Tuesday, February 22, 2011
I think one of the trickiest things for me as a writer is trying to write in a male POV. Not being a male, obviously, I have to rely on observation of that species to try to nail how they think/speak/behave. I often times feel like a member of a National Geographic research team, hunting them in the wild, observing them from afar...trying to answer the question, "WHY DO THEY DO THAT?" That being a vast number of things that totally boggle the mind.
There's a reason there are so many books on communication between women and men--or rather, guides that try to help men and women communicate better. Sometimes, it's like they're speaking a foreign language and have grown up with a completely different take on this world.
In short, I just don't get 'em. At all. They're a complete conundrum. But dangit if I don't think they're wonderful all the same. :)
Writing males can prove a bit tricky when the male mind is such a mystery. They don't speak the same way we do, they don't value the same things we do, and they definitely do not react the same way to situations as we do.
Let's use an example we see in everyday life:
The toilet seat has been left up.
(Woe is be to the male who does this in my house--let me just say that right now.)
Girls, you know exactly how grossed out I am by this whole thing. It's unsanitary and unsightly to come into a bathroom when the seat has been left up. Plus, we girls have a lot on our minds. Nothing worse than a rude awakening when you try to take a seat and oomph! you almost fall in. RED. We see RED when this happens.
But think about it from a guy's perspective. They're just going to use the toilet again, so why put it down? And hey, what's the big deal? They have to put it up when they used the restroom, why can't we put it down when we have to go?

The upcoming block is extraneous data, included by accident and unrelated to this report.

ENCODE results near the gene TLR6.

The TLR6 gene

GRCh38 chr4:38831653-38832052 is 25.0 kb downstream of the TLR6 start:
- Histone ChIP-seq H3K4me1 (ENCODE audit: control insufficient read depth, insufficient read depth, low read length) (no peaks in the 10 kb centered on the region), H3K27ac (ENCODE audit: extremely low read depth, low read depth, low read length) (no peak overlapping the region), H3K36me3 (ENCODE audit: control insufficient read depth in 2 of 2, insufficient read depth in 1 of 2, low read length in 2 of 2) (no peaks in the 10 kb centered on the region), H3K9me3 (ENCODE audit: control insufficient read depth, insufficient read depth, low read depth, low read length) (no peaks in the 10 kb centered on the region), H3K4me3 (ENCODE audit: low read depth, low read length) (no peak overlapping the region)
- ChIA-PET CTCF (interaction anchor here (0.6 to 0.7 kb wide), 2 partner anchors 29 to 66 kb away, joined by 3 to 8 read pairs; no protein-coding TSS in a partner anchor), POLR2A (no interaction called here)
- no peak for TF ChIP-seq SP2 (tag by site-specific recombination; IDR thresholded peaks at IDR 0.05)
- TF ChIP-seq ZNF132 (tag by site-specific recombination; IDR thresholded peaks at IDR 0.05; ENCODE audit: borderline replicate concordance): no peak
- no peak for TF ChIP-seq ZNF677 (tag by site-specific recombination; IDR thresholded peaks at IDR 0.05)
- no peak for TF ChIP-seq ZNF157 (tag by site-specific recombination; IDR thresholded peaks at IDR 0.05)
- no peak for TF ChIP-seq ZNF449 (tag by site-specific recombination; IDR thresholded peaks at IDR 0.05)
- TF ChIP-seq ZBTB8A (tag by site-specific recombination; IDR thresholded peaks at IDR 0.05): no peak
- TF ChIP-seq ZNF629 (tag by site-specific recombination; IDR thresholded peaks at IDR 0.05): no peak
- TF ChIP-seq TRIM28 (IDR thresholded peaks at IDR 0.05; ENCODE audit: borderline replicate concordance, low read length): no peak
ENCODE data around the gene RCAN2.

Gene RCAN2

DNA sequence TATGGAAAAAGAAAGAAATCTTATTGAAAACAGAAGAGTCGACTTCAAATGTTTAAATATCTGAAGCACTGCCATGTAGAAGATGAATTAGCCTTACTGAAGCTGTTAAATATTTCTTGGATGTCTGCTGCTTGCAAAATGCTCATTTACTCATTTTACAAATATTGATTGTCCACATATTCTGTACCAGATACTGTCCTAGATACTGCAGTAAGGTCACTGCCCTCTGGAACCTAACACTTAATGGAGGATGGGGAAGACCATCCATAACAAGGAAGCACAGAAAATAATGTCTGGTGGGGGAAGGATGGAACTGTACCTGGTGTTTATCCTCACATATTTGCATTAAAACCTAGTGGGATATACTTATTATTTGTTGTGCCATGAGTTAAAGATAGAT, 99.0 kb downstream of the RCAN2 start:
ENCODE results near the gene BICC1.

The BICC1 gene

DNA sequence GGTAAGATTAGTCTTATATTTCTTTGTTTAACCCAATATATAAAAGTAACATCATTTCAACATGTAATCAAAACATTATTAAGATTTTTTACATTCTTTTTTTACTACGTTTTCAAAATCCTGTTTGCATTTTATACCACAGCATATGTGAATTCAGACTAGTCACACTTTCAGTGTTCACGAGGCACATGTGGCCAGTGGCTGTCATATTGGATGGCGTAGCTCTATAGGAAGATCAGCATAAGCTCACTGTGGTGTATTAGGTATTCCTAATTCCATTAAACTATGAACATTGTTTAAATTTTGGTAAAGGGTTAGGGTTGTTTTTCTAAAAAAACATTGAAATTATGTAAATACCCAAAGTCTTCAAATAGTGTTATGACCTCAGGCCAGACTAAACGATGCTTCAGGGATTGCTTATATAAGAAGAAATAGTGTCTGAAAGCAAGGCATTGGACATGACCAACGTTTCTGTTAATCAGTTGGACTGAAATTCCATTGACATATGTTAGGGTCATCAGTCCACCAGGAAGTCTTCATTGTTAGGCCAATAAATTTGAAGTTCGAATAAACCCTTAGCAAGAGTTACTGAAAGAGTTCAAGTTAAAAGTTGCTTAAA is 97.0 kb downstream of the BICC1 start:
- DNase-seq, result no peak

(Did you actually hear my eyes roll back at that one? It sounded kinda loud to me.)
Oh, you know the age old debate. I don't think this one will ever be solved.
Behavior is one thing, but the way they speak is so different that it's by far the hardest thing for me to nail as a writer. Often times, I find I will write a scene between a male and a female... The female dialogue I will pretty much nail on the first go round. The male dialogue, however, will be a big ole' hot mess of feminine traits that need to be clipped out.
I have an inside joke that I have to "go Neanderthal" on my male characters. What this entails is going through every line of male dialogue and deleting any and all unnecessary words. That means hacking out adjectives, pronouns...ANYTHING that over complicates things. I want my male dialogue to be brief and to the point. Almost to where it has a clipped feeling to it.
He shook the glass impatiently. “You should take these. They’ll help your headache.” He dropped two oval shaped pills in my hand.
He shook the glass impatiently. “Take these. They’ll help.” He dropped two oval shaped pills in my hand.
A look of hesitation flashed across his features before melting into one of annoyance. “Sh*t,” he muttered and headed inside. He emerged a moment later with a tire iron. “Where are they?”
A look of hesitation flashed across his features before melting into one of annoyance. “Sh*t,” he muttered and headed inside. He emerged a moment later with a tire iron. “Where?”
The differences between the two are pretty subtle, but I strive hard for that subtlety. (g) What about you? Do you find it difficult to write characters of the opposite sex? What tricks do you use?